TERRAPUB Geochemical Journal

Geochemical Journal, Vol. 53 (No. 2), pp. 103-118, 2019

Radioactive 35S emitted from the Fukushima Nuclear Power Plant and its re-suspension from the contaminated area

Sebastian Oscar Danielache,1,2* Chisato Yoshikawa,3 Mizuo Kajino,4,5 Satoshi Itou,1 Wataru Kakeya,6 Naohiro Yoshida6,7 and Yasuhito Igarashi8,9

1Dep. of Material and Life Sciences, Faculty of Sci. & Tech., Sophia University, Chiyoda-ku, Tokyo 102-8554, Japan
2Earth and Life Sci. Inst., Tokyo Inst. of Tech., Meguro-ku, Tokyo 152-8551, Japan
3Department of Biogeochemistry, Japan Agency for Marine-Earth Science and Technology (JAMSTEC), 2-15 Natsushima-cho, Yokosuka 237-0061, Japan
4Meteorological Research Institute, Japan Meteorological Agency, 1-1 Nagamine, Tsukuba, Ibaraki 305-0052, Japan
5Faculty of Life and Environmental Sciences, University of Tsukuba, 1-1-1, Ten-noudai, Tsukuba, Ibaraki 305-8572, Japan
6Department of Chemical Science and Engineering, School of Materials and Chemical Technology, Tokyo Institute of Technology, G1-17, 4259 Nagatsuta-cho, Midori-ku, Yokohama 226-8502, Japan
7Earth-Life Science Institute, Tokyo Institute of Technology, 2-12-1-IE-1 Ookayama, Meguro-ku, Tokyo 152-8550, Japan
8College of Science, Ibaraki University, 2-1-1 Bunkyo, Mito, Ibaraki 310-8512, Japan
9Center for Research in Isotopes and Environmental Dynamics, University of Tsukuba, 1-1-1 Tennodai, Tsukuba, Ibaraki 305-8577, Japan

(Received January 24, 2018; Accepted October 4, 2018)

Abstract: We present a numerical study conducted using a regional Lagrangian model to account for the transport, deposition and radioactive decay of 35S in sulfur dioxide and sulfate aerosols emitted into the atmosphere during the Fukushima Dai-ichi Nuclear Power Plant incident. The model is a Eulerian-Lagrangian hybrid system that accounts for chemical conversion of SO2 into SO42- in a Eulerian manner. The simulations were compared to field measurements of atmospheric 35S in sulfate collected at Kawamata, Tsukuba, Kashiwa, Fuchu and Yokohama, Japan. The 35S emission scenario that best replicated the field measurements followed the same temporal variation pattern as the 134/137Cs emissions. These results suggest that 35S and 134/137Cs follow a similar release pattern. Among the considered emission scenarios, a maximum flux of emitted chemical compounds was assumed to be either 100% 35SO42- or 100% 35SO2, with values of 4.0 × 1019 molecules/hour and 4.0 × 1020 molecules/hour, respectively on March 14th. These emission scenarios reflect the findings reported in the literature, where traces of 35SO2 were measured along with 35SO42-, so the actual emission is expected to be a combination of both chemical forms. The Kawamata measurements (Figs. 5 and 6) presented a large concentration in the July-August period, several months after emissions decreased by more than an order of magnitude. To explain this anomaly, re-suspension ratios were calculated for the Kawamata site, which ranged between 0.1 and 1.5% and partially, but not fully, explain the large measured concentrations. Furthermore, they show large discrepancies with 134/137Cs re-suspension values for measurements at the town of Namie. This situation indicates a lack of understanding of the transformations of 35S that occurs after deposition and the mechanisms involved in the 35S re-suspension process.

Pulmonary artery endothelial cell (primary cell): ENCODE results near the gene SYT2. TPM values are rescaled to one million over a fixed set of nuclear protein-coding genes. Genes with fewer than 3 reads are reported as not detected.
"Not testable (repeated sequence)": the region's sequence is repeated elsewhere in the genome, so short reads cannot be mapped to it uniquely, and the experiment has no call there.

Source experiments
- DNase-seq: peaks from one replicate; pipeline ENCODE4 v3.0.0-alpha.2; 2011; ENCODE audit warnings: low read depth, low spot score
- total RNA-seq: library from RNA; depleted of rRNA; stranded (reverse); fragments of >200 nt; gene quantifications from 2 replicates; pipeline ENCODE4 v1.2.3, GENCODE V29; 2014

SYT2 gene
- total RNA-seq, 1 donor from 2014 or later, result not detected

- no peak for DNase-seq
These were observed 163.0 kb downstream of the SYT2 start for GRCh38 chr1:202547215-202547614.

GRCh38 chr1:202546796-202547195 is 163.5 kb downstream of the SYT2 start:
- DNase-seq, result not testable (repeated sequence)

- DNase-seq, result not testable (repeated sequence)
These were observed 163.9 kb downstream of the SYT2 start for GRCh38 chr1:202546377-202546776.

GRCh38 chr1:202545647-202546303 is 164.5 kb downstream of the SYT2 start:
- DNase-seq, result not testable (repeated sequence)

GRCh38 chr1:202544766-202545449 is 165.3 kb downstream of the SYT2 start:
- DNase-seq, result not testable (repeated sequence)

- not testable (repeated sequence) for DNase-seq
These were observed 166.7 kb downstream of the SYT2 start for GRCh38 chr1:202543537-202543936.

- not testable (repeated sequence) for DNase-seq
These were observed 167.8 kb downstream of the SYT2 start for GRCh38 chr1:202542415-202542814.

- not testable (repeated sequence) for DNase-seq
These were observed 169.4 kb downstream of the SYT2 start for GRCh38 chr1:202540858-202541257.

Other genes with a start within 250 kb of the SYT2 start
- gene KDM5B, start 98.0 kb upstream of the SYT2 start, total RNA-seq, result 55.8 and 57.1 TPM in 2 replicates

Key words: Fukushima NPP, radioactive isotopes, 35-sulfur, sulfur chemistry, Regional Lagrangian model

*Corresponding author E-mail: sebastian.d@sophia.ac.jp

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